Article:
This site uses cookies.

How falling ill with COVID may be a good reason for failure to comply with an unless order: Finvest Holdings Sarl v Lovering [2021] 3 WLUK 579 - Paul Erdunast, Temple Garden Chambers

21/04/21. Where a party contracts COVID and is therefore unable to work, that may be a good reason for the failure to comply with an order - even an unless order. Furthermore, there may be no need to obtain a medical report to prove it so long as there is a detailed account in a witness statement signed with a statement of truth.


The essentials of this case, so far as is relevant to this article, are that an order was made in “unless” terms for the Second Claimant to provide further information. He did not do so and therefore his case was automatically struck out. He required relief from sanctions. He was successful only once the “all the circumstances of the case” were considered. The reason for the matter getting past the “good reason” stage is that while his COVID was good reason for delay, it was not good reason for the failure to transfer funding to his solicitors for the litigation in circumstances where he had the support of both employees and professional advisors.

Judge’s remarks on COVID as justifying the delay

There was an argument on what the second Claimant need to do in order to demonstrate to the court that he had COVID as he said he did. Was an account in the witness statement enough or did he need to submit a medical report? Here is what HHJ Pelling (sitting as a Deputy High Court Judge) said:

“40. The second issue which is identified occurred in January 2021, when the second claimant says he, himself, contracted Covid. The defendant submits however that the effect of the condition on the second claimant as described would have come to an end by the end of January at the latest and could not have affected the ability of the second claimant to comply with the orders thereafter, particularly where, as here, the second claimant has the support of employees and professional advisors. It is also said on behalf of the defendant that there is no objective evidence available which supports what is asserted.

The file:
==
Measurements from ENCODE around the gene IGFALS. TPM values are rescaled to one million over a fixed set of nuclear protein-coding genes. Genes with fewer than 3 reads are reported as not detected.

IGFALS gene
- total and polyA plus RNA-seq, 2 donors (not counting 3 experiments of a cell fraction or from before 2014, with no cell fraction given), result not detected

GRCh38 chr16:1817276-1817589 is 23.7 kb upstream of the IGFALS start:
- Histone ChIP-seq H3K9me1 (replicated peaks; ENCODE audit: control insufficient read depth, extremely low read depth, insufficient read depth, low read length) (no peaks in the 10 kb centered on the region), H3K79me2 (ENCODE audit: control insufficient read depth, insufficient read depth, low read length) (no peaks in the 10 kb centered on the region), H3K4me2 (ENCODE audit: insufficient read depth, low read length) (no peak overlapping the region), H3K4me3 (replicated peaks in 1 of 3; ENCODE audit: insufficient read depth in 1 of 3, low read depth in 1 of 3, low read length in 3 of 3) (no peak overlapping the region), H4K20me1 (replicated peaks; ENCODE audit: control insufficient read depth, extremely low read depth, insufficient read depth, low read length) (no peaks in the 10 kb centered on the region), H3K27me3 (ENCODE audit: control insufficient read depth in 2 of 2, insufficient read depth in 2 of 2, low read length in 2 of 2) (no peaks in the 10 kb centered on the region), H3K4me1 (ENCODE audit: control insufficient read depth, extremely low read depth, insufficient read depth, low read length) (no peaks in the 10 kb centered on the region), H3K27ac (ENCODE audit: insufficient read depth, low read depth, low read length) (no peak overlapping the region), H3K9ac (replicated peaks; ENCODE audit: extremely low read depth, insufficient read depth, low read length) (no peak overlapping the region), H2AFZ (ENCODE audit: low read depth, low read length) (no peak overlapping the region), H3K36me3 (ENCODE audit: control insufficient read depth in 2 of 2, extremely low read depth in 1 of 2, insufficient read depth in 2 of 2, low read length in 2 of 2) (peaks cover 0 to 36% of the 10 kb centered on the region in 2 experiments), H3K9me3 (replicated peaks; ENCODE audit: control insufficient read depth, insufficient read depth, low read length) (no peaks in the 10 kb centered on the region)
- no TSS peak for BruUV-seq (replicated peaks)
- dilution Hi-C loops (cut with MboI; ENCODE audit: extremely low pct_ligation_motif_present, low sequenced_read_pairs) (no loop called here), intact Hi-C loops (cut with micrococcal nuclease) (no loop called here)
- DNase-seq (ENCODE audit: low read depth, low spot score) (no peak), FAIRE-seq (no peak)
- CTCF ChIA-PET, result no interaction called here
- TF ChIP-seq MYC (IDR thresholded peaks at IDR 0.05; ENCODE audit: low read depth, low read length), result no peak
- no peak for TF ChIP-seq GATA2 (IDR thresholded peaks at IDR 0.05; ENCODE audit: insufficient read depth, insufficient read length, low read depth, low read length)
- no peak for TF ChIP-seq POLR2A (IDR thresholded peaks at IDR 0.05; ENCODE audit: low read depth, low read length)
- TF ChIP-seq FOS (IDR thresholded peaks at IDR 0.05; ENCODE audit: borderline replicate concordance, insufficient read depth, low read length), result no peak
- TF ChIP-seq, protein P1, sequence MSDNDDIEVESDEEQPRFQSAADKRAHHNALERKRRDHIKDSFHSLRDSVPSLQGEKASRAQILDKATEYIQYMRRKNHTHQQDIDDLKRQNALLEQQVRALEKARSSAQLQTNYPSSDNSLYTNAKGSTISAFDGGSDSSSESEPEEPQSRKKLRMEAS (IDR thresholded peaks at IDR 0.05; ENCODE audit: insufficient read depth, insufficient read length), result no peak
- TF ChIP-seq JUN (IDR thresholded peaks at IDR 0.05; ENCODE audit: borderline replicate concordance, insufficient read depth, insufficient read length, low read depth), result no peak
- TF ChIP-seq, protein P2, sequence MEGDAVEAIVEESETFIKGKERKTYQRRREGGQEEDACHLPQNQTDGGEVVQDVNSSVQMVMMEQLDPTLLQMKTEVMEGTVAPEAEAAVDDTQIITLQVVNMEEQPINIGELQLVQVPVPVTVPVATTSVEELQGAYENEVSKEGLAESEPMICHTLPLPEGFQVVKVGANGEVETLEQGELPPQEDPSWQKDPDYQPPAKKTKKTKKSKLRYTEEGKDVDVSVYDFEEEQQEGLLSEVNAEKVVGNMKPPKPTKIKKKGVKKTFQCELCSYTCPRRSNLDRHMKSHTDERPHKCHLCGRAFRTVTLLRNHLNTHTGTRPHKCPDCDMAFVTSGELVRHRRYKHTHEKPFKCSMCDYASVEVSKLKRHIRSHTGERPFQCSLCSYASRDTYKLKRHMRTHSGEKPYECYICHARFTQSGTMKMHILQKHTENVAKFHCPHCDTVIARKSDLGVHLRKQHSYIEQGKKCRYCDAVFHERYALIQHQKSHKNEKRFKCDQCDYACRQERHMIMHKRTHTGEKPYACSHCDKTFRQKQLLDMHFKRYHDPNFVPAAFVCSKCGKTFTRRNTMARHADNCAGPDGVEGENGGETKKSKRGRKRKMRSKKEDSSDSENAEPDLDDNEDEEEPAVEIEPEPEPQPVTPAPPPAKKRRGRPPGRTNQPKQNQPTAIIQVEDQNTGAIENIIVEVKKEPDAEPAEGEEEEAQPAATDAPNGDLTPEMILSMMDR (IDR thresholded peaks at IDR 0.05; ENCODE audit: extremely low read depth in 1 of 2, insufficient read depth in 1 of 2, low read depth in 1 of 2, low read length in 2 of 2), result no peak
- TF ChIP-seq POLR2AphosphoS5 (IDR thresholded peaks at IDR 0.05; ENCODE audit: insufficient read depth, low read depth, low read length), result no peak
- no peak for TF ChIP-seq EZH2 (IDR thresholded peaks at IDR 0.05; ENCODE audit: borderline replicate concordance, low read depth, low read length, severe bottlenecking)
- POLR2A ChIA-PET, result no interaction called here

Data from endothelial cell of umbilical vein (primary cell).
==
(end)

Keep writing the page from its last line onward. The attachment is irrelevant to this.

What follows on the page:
41. Where one is concerned with an allegation of Covid infection, a court will...

Image: free use from

Read more (PIBULJ subscribers only)...

All information on this site was believed to be correct by the relevant authors at the time of writing. All content is for information purposes only and is not intended as legal advice. No liability is accepted by either the publisher or the author(s) for any errors or omissions (whether negligent or not) that it may contain. 

The opinions expressed in the articles are the authors' own, not those of Law Brief Publishing Ltd, and are not necessarily commensurate with general legal or medico-legal expert consensus of opinion and/or literature. Any medical content is not exhaustive but at a level for the non-medical reader to understand. 

Professional advice should always be obtained before applying any information to particular circumstances.

Excerpts from judgments and statutes are Crown copyright. Any Crown Copyright material is reproduced with the permission of the Controller of OPSI and the Queen’s Printer for Scotland under the Open Government Licence.